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If you’ve read Victor LaValle’s 2017 novel The Changeling, you’ll have a good idea of what to expect from Apple TV+’s new series. The adaptation starring LaKeith Stanfield and Clark Backo keeps mostly true to LaValle’s pitch-black fairy tale—but not entirely, making some key changes that land with varying degrees of success.

For the most part, though, The Changeling is rather stunning. It’s the story of rare bookseller Apollo (Sorry to Bother You’s Stanfield) and librarian Emma (Letterkenny’s Backo) Kagawa, who find domestic bliss tested when their son Brian is born, and Emma begins to suspect—in keeping with the folk legend referenced by the title—the infant has been swapped with a creature that is “not a baby.” In its telling, The Changeling explores the power of books, the hidden wonders of New York City, the stealthy terrors of social media, and the uneasy idea that dark and ancient forces still control destinies in the modern world. Its narrative weaves together with a careful symmetry, as the viewer is invited to spot parallels between Apollo and Emma’s childhood traumas, the lives of their parents (with a focus on Apollo’s mother, Lillian, powerfully played at different ages by Adina Porter and Alexis Louder), and eventually their own actions as they grapple with what could be postpartum depression, or something more supernatural. Once Emma acts on her gut instincts, the couple splinters—then, driven by the same blend of grief and horror, sets out separately to find the truth behind the worst thing that’s ever happened to them.

We’re not 30 minutes into the first episode when Apollo discovers a treasure tucked into a book he’s picked up while making the estate-sale rounds: a racy postcard sent by famed occultist Aleister Crowley. Apollo’s find sets the tone for The Changeling’s world, a place where ordinary occurrences are tinged with magic, and surprises that seem like coincidences soon start to feel like they were manipulated by cosmic forces. Over eight episodes, The Changeling digs into the why behind what happens to Apollo, Emma, and Brian, but despite the different explanations that swirl around, some wilder than others—including a wishing bracelet, a prophetic picture book, a powerful self-portrait, a few different ill-made bargains, and the dangers of posting too many photos of one’s newborn on Facebook—the show steers away from tidy explanations. It’s more concerned with the idea of how familial love can propel people to do things that might seem inexplicable or even unforgiveable, to the point that it’s tempting to believe sorcery is somehow involved.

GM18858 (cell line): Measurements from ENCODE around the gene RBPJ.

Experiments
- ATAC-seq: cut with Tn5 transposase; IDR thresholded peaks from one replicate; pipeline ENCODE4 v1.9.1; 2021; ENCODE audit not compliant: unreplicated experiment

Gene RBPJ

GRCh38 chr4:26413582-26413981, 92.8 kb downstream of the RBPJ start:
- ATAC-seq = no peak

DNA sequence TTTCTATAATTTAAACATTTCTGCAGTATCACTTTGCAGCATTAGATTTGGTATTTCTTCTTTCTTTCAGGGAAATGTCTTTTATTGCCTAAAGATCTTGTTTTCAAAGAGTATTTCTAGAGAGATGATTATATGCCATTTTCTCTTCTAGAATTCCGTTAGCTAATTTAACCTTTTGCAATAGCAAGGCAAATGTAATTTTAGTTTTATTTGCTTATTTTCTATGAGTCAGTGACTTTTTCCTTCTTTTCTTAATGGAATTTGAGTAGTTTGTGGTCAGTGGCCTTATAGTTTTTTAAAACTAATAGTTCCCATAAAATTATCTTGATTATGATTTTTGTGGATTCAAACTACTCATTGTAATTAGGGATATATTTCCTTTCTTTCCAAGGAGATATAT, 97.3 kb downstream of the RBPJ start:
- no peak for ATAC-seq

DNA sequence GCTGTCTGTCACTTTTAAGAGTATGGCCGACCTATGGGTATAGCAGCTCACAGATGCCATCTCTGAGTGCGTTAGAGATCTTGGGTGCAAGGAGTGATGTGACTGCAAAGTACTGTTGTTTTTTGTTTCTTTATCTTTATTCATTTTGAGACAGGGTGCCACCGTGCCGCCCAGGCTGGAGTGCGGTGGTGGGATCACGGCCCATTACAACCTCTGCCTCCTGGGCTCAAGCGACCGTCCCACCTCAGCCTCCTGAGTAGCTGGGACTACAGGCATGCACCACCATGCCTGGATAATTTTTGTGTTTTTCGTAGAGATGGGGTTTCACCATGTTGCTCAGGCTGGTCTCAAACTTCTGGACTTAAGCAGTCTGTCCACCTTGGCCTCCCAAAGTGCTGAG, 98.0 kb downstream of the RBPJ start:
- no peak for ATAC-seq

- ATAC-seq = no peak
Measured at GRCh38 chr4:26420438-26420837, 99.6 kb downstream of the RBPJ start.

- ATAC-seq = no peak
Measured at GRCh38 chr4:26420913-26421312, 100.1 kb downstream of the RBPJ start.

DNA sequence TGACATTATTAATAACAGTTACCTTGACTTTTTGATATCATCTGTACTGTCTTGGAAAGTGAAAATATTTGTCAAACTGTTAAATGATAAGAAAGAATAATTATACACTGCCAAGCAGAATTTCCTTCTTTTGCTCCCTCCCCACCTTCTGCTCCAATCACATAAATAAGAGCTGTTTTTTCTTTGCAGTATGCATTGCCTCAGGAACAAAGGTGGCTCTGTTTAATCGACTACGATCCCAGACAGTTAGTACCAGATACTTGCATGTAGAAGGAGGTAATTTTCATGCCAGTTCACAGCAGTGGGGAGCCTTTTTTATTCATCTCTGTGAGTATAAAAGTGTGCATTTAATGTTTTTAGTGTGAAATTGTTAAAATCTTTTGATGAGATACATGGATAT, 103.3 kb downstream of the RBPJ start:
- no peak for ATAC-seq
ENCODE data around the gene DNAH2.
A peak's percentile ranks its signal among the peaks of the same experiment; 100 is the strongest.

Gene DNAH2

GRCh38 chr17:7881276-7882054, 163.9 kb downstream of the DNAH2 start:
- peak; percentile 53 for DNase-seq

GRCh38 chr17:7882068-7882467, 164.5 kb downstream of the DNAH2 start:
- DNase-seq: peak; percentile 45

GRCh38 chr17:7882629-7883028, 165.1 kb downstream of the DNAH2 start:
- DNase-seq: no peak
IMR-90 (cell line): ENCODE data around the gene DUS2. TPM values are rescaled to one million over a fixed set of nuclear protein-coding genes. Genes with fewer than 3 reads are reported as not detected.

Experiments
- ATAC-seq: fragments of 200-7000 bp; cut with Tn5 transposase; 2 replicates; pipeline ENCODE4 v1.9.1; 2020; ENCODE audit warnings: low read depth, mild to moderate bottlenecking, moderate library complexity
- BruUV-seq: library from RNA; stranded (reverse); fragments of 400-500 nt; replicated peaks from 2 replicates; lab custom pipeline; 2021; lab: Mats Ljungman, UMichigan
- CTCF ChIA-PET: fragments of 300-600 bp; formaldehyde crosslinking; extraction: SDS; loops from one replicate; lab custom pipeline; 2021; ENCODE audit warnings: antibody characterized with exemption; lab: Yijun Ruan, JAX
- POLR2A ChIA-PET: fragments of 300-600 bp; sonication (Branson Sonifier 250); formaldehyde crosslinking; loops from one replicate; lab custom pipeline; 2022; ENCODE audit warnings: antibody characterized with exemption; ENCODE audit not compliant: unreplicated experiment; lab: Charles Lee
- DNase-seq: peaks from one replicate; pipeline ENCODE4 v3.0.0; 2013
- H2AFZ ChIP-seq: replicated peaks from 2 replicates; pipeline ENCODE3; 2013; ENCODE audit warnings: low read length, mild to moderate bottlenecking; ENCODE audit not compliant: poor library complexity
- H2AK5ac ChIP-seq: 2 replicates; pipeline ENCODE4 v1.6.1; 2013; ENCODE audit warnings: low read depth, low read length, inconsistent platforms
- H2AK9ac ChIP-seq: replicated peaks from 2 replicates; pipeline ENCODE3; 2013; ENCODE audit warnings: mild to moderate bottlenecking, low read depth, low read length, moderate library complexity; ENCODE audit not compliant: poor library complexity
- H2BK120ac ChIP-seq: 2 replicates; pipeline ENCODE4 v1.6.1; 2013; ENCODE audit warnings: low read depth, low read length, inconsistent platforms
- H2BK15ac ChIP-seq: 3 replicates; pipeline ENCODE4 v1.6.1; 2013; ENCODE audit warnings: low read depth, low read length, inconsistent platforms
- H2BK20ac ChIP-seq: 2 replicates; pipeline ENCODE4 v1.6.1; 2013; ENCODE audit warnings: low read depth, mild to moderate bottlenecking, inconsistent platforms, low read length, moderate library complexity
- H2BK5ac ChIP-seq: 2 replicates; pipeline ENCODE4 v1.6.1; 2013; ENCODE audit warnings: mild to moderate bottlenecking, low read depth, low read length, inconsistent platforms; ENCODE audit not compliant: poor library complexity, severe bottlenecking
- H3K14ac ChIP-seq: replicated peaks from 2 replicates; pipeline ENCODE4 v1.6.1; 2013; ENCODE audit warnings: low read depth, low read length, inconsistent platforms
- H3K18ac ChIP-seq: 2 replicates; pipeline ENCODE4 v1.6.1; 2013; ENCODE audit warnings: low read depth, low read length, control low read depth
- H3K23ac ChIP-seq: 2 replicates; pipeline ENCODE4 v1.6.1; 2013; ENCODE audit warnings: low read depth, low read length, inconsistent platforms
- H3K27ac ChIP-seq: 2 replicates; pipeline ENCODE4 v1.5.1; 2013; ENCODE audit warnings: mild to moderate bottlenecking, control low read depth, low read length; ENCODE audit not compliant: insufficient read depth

Image for article titled The Changeling Weaves an Eerie Fable About Parenthood and New York City

Image: Apple TV+

LaValle narrates each episode with his poetic prose, and The Changeling has a knack for scattering oddly perfect written phrases (graffiti that reads “When you believe in things you don’t understand, you suffer;” a certain significant book inscribed “to the daddy of our dreams”) and repeated themes (nobody is what they seem, there are always two ways to see things) throughout in a way that feels profound rather than pretentious. The performances are across the board outstanding, especially the leads but also Jane Kaczmarek as a non-nonsense “witch” who steps up to help both Emma and Apollo, Malcolm Barrett as Apollo’s sarcastic best friend Patrice, and Samuel T. Herring as William Wheeler, a man who ingratiates himself with Apollo after revealing his own marital problems.

Each episode of The Changeling runs 45 minutes to an hour-ish, and it keeps to a brisk pace, mixing fantastical visuals with New York City grit while propelling Apollo and Emma along their respective quests. Near the end of the season, though, the series takes an entire episode to explore a character whose journey is more tangentially related to baby Brian’s fate. While it enriches the show’s deeper themes about generational trauma and fills in some blanks from Apollo’s past, the detour is a bit startling—especially since the finale runs just 30 minutes. Episode eight feels so abrupt after all that came before, particularly in the context of such an otherwise precise translation of the novel, that I checked with Apple TV+ to make sure there wasn’t anything wrong with my screener. (There wasn’t.) We obviously won’t give anything away, but if you emerge confused and feeling like you’d prefer a finale that brings a different sort of closure to Apollo and Emma’s story—well, LaValle’s wonderful page-turner is there for you too.

The Changeling series was written and adapted by Kelly Marcel (Cruella, Venom, Venom: Let There Be Carnage), who’s also the showrunner and an executive producer; it’s directed and executive produced by Melina Matsoukas (Queen & Slim, Insecure). The first three episodes of The Changeling arrive September 8 on Apple TV+, with a weekly rollout after.


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